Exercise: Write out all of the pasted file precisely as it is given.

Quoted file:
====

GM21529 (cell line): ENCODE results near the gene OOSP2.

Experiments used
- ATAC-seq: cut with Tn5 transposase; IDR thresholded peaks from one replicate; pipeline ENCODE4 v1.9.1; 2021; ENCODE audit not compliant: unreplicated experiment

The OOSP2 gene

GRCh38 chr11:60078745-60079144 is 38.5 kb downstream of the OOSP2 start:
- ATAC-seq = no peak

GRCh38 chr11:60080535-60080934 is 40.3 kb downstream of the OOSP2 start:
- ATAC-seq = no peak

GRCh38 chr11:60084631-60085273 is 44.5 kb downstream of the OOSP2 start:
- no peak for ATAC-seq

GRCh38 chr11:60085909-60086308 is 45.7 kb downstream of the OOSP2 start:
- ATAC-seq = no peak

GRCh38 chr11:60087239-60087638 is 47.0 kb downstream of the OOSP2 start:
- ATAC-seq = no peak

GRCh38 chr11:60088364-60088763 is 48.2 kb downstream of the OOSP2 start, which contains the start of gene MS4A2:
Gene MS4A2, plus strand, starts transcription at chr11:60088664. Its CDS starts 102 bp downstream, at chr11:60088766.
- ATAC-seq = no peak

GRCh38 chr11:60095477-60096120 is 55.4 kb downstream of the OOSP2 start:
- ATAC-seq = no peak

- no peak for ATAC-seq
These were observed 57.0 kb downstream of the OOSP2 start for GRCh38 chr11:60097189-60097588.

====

GM21529 (cell line): ENCODE results near the gene OOSP2.

Experiments used
- ATAC-seq: cut with Tn5 transposase; IDR thresholded peaks from one replicate; pipeline ENCODE4 v1.9.1; 2021; ENCODE audit not compliant: unreplicated experiment

The OOSP2 gene

GRCh38 chr11:60078745-60079144 is 38.5 kb downstream of the OOSP2 start:
- ATAC-seq = no peak

GRCh38 chr11:60080535-60080934 is 40.3 kb downstream of the OOSP2 start:
- ATAC-seq = no peak

GRCh38 chr11:60084631-60085273 is 44.5 kb downstream of the OOSP2 start:
- no peak for ATAC-seq

GRCh38 chr11:60085909-60086308 is 45.7 kb downstream of the OOSP2 start:
- ATAC-seq = no peak

GRCh38 chr11:60087239-60087638 is 47.0 kb downstream of the OOSP2 start:
- ATAC-seq = no peak

GRCh38 chr11:60088364-60088763 is 48.2 kb downstream of the OOSP2 start, which contains the start of gene MS4A2:
Gene MS4A2, plus strand, starts transcription at chr11:60088664. Its CDS starts 102 bp downstream, at chr11:60088766.
- ATAC-seq = no peak

GRCh38 chr11:60095477-60096120 is 55.4 kb downstream of the OOSP2 start:
- ATAC-seq = no peak

- no peak for ATAC-seq
These were observed 57.0 kb downstream of the OOSP2 start for GRCh38 chr11:60097189-60097588.